By Connor Lynch
Processing vegetable growers are looking to overturn what they say is a dangerous precedent set by the province after the growers organization’s board of directors was fired by the province and replaced by an appointed trustee to act as a negotiator.
An application for judicial review was filed by the growers May 1 to overturn this year’s tomato contracts and re-instate the grower’s organization’s board of directors. Growers have also re-filed a freedom of information request that had been previously blocked by the province’s appointed negotiator Elmer Buchanan, a former minister of agriculture, in hopes of confirming what they suspect. The growers believe the province sided with processors to reach a contract price point. The growers have said that the impasse in negotiations could and should have been resolved by binding arbitration using an independent arbiter, usually a lawyer or an economist, appointed by the Ontario Farm Products Marketing Commission.
Interim chair of the Ontario Farm Products Marketing Commission, Jim Clark, told growers in an April 24 letter that “We appreciated the opportunity to hear your grower group’s requests firsthand. However, we do not believe that litigation will be practical or useful in the circumstances. Rather, we encourage you to work constructively with the trustee.”
Francis Dobbelaar, former chair of the Ontario Processing Vegetable Growers, said that now that negotiations are concluded, there is no longer any need for a trustee in place. “The growers are very frustrated they can’t get their elected representatives back in. Obviously, even if there was an impasse, it’s over now. Why continue to have an appointed trustee?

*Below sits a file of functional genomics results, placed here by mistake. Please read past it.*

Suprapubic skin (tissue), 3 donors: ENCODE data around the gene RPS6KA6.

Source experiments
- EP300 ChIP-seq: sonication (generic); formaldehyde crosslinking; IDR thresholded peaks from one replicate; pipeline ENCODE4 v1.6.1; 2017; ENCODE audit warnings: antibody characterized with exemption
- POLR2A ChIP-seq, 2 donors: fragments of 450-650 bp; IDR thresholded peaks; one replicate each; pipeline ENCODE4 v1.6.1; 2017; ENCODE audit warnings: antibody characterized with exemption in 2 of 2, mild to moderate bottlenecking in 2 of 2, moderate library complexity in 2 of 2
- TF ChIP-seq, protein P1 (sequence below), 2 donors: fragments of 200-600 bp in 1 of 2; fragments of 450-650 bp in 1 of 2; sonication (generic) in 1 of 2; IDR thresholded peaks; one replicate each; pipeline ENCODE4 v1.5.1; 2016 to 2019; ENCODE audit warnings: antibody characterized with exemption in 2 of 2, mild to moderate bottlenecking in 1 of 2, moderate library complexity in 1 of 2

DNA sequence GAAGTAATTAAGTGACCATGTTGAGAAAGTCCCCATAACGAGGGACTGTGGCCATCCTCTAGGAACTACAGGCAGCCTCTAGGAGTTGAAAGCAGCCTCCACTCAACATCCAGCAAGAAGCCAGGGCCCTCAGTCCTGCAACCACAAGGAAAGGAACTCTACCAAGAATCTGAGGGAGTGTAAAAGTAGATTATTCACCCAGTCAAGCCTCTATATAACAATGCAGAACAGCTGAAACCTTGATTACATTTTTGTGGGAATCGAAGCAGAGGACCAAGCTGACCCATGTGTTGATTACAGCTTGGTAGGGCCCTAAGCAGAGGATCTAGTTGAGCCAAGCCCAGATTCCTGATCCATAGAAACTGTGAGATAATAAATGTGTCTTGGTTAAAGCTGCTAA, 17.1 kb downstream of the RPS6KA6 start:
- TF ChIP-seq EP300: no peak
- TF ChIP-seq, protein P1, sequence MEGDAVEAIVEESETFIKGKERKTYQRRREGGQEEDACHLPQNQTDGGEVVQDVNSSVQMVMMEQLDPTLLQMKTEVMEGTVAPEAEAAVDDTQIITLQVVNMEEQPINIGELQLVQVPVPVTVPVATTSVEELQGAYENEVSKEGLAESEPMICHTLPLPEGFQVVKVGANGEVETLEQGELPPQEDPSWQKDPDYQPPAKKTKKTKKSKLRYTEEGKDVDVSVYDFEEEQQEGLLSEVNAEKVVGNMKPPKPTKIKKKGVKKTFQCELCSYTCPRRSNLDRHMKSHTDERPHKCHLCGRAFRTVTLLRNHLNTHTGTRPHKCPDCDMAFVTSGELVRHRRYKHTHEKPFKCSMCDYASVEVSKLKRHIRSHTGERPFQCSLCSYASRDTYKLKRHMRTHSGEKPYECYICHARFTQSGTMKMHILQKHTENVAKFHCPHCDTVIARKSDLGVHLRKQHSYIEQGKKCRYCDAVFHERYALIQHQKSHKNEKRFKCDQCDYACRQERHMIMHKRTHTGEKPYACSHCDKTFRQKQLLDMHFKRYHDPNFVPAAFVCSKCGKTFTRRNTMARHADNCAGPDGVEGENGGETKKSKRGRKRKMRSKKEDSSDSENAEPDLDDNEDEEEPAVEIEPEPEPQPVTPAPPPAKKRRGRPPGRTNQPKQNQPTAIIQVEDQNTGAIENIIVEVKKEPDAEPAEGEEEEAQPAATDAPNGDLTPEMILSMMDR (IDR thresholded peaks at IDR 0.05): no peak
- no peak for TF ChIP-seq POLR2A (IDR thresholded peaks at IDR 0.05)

“What happened is the government’s actions set a very dangerous precedent for our board and for other boards. They blatantly ignored the rules for binding arbitration. The regulations are there. It seems to me that it’s right for a judicial review,” said Dobbelaar. If successful, the review would overturn the negotiated contracts and return the process to final-offer arbitration.
Negotiations for tomato contracting this year were tense, coming to a head in December when the processors’ association made accusations of bad faith bargaining by the growers. Processors started stepping away from the negotiating table before the province interceded in March, firing the board of directors and appointing Buchanan as trustee to negotiate tomato pricing contracts. Buchanan had to step down from his position with the Ontario Farm Products Marketing Commission to accept the appointment.
Buchanan told Farmers Forum last month he had been appointed to save what the government believed was an investment opportunity by the processors. “There was significant opportunity for growth and jobs. I was sent here to try and rescue that.”